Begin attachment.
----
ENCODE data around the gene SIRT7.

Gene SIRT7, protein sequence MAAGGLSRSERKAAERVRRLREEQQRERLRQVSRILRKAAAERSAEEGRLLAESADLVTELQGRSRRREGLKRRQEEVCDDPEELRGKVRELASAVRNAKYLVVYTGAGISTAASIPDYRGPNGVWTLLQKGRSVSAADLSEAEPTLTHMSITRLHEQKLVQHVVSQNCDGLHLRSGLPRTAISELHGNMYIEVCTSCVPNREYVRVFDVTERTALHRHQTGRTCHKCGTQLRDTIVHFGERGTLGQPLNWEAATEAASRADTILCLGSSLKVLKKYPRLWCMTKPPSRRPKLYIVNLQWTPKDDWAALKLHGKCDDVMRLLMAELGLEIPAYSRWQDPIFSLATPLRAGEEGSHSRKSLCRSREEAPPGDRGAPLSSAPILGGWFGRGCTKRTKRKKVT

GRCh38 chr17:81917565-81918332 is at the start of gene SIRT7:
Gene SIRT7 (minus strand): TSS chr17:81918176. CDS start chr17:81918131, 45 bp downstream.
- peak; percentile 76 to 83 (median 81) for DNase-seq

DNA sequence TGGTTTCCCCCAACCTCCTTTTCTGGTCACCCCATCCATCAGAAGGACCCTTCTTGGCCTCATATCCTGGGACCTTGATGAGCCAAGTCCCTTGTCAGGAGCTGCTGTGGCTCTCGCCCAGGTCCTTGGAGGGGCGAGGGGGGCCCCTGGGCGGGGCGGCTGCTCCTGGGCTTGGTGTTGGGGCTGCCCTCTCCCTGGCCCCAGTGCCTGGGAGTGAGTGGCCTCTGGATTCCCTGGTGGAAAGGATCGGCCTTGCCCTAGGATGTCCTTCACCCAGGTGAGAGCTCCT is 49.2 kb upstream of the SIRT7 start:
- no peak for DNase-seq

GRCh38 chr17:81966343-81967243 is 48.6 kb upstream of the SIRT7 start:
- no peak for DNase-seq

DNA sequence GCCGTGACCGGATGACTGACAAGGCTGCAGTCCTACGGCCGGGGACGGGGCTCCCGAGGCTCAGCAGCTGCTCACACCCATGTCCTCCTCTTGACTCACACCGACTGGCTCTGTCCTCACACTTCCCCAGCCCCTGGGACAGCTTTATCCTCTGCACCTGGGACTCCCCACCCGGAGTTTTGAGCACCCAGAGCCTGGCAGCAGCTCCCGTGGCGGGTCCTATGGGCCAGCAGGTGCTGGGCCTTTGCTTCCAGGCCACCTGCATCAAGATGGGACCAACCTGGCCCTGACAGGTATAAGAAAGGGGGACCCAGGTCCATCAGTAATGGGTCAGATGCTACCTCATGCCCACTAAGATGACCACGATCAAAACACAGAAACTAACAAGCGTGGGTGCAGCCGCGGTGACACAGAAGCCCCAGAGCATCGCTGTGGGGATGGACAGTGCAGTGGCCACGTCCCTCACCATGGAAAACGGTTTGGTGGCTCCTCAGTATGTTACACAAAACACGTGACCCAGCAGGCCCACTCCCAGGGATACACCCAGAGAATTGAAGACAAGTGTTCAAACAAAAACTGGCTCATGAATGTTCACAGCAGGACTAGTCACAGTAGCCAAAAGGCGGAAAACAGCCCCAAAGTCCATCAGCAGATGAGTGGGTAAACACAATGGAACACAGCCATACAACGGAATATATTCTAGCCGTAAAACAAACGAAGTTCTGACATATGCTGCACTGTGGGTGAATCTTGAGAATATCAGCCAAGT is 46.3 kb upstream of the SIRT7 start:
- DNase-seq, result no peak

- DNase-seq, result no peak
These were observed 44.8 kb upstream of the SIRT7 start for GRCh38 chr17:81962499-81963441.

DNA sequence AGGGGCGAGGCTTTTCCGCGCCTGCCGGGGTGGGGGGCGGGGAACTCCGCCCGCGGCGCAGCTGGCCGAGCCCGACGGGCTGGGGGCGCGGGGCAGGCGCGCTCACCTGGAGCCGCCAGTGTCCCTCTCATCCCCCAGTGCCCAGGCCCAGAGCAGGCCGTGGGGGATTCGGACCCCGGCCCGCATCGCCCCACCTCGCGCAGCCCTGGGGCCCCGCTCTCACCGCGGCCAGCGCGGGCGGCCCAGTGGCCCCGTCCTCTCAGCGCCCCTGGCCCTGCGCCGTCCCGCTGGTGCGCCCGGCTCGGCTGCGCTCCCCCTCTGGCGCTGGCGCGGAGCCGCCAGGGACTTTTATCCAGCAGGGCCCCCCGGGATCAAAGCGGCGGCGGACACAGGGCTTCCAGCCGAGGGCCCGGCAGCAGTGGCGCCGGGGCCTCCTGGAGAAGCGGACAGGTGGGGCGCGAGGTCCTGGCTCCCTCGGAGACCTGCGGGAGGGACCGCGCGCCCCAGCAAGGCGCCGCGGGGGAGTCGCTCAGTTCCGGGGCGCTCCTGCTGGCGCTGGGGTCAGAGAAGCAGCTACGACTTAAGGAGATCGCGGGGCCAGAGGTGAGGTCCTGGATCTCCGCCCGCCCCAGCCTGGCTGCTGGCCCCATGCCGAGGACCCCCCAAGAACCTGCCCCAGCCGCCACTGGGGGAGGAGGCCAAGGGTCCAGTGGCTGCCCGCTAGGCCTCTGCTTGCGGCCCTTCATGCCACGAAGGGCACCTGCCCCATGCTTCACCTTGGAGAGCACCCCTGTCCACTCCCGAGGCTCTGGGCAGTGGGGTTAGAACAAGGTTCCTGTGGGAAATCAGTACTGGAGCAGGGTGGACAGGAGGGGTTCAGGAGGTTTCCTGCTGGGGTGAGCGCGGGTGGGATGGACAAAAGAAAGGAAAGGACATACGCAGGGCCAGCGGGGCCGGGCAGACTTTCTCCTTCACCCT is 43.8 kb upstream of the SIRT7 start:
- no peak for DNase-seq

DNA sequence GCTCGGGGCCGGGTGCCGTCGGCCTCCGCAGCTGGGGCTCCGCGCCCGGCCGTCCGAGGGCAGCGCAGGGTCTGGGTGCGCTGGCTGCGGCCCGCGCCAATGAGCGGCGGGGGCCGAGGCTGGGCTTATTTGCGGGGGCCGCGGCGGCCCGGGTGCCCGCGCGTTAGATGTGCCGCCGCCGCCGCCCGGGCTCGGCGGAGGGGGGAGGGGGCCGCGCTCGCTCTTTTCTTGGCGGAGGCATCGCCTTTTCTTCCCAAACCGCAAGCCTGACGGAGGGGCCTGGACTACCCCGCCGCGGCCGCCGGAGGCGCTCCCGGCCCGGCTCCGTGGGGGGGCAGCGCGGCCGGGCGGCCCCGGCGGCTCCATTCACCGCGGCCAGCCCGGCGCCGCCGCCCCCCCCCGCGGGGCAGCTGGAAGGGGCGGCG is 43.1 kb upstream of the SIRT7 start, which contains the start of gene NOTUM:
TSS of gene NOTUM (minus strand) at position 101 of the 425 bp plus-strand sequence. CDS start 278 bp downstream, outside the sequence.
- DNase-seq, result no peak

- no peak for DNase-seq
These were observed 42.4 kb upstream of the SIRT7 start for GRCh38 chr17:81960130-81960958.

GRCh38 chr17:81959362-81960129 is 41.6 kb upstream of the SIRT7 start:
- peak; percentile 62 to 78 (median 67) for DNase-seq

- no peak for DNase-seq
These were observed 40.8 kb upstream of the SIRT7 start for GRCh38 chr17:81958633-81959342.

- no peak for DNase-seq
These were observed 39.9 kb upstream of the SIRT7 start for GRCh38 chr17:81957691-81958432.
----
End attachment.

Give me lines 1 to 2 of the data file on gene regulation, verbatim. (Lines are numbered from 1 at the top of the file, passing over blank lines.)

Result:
ENCODE data around the gene SIRT7.

Gene SIRT7, protein sequence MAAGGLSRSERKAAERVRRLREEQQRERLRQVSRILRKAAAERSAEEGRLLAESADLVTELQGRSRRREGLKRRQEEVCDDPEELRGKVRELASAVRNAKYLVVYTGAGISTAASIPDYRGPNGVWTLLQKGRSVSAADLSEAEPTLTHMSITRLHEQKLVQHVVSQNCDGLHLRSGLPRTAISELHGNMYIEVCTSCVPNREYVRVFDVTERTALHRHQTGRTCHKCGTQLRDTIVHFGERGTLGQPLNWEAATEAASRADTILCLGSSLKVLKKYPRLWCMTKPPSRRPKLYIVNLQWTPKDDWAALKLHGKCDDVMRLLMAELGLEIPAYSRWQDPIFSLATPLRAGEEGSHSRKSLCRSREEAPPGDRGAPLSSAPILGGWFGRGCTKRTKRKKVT